1 Why should I use action research?
Because you want to change your practice. You may be concerned that things might not be going as you wish, or you may need to implement a new initiative but are unsure how to do it effectively. What you want is a way of sorting out these concerns that offers practical solutions, but that derives from the specific circumstances of your practice. You know that someone else’s solution may have merit, but that it is never quite right for the individual situation within which you work. You know that practice is always influenced by context.
2 How does this qualify as research?
Because the act of finding your solution makes you understand your practice better – not only what you are doing, but also the factors that affect what you do. Action research therefore has two aspects. The starting point is to sort out a problem or issue in practice; to this extent an action researcher seeks a solution. But the process can also be used as a deliberate attempt to understand practice better – a traditional research attitude. What is most important in both approaches is that you are open, honest and rigorous.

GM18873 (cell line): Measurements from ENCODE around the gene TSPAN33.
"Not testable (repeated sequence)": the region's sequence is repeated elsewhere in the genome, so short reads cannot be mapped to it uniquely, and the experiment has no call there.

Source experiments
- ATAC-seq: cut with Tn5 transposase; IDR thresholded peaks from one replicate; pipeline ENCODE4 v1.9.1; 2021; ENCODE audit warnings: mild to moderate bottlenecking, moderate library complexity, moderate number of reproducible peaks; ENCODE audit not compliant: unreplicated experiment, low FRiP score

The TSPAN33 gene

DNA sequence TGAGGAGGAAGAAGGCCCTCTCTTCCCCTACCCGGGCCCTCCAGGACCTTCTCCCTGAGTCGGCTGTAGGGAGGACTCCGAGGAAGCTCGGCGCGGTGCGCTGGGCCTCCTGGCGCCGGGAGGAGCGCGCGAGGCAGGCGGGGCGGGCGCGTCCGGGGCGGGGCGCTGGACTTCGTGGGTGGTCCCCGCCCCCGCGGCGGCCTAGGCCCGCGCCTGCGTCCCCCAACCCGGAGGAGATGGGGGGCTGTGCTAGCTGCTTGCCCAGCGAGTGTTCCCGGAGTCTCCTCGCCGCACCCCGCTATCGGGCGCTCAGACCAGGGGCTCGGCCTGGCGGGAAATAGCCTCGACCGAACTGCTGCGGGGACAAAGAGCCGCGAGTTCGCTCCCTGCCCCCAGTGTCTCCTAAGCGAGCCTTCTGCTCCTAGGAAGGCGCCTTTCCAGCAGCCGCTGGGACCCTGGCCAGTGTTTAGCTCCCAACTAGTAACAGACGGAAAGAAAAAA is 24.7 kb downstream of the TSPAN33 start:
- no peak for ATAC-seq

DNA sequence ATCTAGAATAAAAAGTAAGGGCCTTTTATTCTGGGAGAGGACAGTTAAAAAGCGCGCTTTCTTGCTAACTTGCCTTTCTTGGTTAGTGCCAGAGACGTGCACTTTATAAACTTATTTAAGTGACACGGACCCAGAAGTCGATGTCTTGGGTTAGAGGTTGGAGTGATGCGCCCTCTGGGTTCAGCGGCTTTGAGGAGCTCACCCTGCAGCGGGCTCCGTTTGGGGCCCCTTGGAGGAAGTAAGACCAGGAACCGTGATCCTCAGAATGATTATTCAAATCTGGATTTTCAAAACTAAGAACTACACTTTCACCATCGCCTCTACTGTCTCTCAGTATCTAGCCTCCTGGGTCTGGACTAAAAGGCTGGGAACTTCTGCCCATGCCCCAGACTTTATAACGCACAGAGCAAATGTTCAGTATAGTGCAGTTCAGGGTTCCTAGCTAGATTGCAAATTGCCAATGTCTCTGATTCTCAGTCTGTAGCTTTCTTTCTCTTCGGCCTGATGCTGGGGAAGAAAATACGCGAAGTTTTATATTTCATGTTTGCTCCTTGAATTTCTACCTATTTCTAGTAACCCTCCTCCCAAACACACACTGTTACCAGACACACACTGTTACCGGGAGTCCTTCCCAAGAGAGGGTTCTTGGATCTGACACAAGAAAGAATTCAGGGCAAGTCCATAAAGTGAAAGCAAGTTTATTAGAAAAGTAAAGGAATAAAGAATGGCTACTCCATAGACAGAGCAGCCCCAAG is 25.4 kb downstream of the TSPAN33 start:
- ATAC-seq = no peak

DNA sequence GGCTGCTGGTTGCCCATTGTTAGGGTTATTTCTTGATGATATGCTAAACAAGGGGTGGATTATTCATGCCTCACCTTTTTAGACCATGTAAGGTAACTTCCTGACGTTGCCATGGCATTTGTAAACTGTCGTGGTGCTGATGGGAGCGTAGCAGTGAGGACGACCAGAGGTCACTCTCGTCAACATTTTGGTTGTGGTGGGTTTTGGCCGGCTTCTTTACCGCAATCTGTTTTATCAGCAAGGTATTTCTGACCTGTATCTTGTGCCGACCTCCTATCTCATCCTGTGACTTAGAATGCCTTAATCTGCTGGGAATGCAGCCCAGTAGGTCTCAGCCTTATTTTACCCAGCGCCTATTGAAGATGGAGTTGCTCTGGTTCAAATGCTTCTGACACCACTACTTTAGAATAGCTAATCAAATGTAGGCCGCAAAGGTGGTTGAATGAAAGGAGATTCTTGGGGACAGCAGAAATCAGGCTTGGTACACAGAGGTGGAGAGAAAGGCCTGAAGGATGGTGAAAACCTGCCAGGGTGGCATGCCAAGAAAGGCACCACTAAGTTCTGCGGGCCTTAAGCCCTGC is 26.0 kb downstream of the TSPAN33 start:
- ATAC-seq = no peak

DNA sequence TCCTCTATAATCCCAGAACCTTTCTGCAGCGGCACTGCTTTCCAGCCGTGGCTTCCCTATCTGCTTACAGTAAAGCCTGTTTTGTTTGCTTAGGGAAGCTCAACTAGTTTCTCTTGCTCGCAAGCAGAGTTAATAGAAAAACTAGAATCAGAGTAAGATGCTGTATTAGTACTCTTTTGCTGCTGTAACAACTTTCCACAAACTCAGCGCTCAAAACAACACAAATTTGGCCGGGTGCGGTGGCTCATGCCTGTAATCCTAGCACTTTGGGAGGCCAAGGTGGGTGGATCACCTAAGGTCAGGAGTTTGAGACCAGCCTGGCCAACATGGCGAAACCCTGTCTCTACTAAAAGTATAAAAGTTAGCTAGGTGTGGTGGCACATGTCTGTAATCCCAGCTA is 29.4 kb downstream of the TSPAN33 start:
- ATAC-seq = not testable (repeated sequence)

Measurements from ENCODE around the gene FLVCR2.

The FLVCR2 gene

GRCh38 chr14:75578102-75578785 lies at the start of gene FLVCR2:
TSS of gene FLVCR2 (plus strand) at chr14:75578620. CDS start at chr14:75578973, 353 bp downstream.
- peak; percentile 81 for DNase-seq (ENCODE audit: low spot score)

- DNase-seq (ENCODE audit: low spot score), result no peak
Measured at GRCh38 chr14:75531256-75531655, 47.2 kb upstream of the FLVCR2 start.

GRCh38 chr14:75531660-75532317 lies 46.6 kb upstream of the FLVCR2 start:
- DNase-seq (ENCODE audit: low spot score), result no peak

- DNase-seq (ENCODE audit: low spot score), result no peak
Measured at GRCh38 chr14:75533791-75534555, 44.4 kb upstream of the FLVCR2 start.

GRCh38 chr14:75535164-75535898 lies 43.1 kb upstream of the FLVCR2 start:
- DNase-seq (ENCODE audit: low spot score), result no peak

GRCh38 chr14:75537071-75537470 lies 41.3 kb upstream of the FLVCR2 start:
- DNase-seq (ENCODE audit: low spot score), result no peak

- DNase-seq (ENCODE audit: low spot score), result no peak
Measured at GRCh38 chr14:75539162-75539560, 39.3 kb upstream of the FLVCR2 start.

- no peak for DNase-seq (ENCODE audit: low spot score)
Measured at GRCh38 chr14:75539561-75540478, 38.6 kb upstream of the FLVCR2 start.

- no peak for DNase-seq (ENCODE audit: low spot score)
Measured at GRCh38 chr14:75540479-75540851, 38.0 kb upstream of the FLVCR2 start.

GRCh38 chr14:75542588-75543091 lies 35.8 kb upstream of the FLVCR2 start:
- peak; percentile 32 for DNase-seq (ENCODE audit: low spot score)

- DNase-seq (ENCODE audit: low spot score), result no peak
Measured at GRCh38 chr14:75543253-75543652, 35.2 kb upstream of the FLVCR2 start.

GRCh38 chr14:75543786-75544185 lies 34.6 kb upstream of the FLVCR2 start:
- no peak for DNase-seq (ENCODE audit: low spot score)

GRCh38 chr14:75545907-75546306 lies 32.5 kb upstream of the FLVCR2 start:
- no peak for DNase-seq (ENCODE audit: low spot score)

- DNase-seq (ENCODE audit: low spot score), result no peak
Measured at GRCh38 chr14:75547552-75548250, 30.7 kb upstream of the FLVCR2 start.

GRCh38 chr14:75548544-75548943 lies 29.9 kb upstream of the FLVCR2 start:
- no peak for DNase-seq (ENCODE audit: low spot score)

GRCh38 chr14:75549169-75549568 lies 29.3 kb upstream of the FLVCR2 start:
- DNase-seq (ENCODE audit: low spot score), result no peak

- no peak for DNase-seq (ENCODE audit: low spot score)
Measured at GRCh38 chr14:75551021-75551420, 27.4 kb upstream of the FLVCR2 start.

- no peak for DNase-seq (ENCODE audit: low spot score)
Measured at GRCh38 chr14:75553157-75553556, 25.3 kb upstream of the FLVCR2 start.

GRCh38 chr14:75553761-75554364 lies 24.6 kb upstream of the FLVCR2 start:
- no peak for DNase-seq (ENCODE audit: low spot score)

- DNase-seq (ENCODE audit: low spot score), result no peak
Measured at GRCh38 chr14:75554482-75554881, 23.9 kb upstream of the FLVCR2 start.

3 What do we mean by practice?
From the perspective of action research, the best way to think about practice is the way you carry out your professional actions. This is, of course, what you do, but it is also why you think you should be doing things the way you do. You will hear of the ‘theory-practice divide’; action research as an approach cuts across this divide, encouraging a practitioner to consider both aspects as part of a single whole.
The aim of an action researcher is to bring about development in his or her practice by analysing existing practice and identifying elements for change. The process is founded on the gathering of evidence on which to make informed rather than intuitive judgements and decisions. Perhaps the most important aspect of action research is that the process enhances teachers’ professional development through the fostering of their capability as professional knowledge makers, rather than simply as professional knowledge users. In an age of centralisation and the proliferation of national guidelines and strategies, action research can help teachers feel in control of their own professional situation. read more
source : http://www.edu.plymouth.ac.uk/resined/actionresearch/arhome.htm